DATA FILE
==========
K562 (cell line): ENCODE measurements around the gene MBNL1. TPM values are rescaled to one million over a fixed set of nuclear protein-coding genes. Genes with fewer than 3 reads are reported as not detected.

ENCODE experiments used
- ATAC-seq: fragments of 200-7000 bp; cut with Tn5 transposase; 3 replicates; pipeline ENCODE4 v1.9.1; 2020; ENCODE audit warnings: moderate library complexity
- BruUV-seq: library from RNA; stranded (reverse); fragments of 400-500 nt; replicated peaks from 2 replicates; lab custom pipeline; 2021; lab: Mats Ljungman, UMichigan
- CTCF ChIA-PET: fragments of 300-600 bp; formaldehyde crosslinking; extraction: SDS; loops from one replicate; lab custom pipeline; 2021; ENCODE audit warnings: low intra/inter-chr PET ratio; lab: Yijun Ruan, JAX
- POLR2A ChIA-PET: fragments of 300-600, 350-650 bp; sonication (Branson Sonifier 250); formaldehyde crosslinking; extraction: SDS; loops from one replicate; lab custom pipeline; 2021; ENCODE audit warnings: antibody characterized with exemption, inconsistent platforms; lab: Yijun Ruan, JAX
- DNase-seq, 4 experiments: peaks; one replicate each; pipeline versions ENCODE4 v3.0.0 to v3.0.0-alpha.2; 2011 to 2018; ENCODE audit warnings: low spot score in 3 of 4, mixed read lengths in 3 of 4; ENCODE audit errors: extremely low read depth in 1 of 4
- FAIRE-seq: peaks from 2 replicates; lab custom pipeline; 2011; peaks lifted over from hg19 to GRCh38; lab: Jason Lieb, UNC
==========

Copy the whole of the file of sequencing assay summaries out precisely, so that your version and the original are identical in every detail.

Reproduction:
K562 (cell line): ENCODE measurements around the gene MBNL1. TPM values are rescaled to one million over a fixed set of nuclear protein-coding genes. Genes with fewer than 3 reads are reported as not detected.

ENCODE experiments used
- ATAC-seq: fragments of 200-7000 bp; cut with Tn5 transposase; 3 replicates; pipeline ENCODE4 v1.9.1; 2020; ENCODE audit warnings: moderate library complexity
- BruUV-seq: library from RNA; stranded (reverse); fragments of 400-500 nt; replicated peaks from 2 replicates; lab custom pipeline; 2021; lab: Mats Ljungman, UMichigan
- CTCF ChIA-PET: fragments of 300-600 bp; formaldehyde crosslinking; extraction: SDS; loops from one replicate; lab custom pipeline; 2021; ENCODE audit warnings: low intra/inter-chr PET ratio; lab: Yijun Ruan, JAX
- POLR2A ChIA-PET: fragments of 300-600, 350-650 bp; sonication (Branson Sonifier 250); formaldehyde crosslinking; extraction: SDS; loops from one replicate; lab custom pipeline; 2021; ENCODE audit warnings: antibody characterized with exemption, inconsistent platforms; lab: Yijun Ruan, JAX
- DNase-seq, 4 experiments: peaks; one replicate each; pipeline versions ENCODE4 v3.0.0 to v3.0.0-alpha.2; 2011 to 2018; ENCODE audit warnings: low spot score in 3 of 4, mixed read lengths in 3 of 4; ENCODE audit errors: extremely low read depth in 1 of 4
- FAIRE-seq: peaks from 2 replicates; lab custom pipeline; 2011; peaks lifted over from hg19 to GRCh38; lab: Jason Lieb, UNC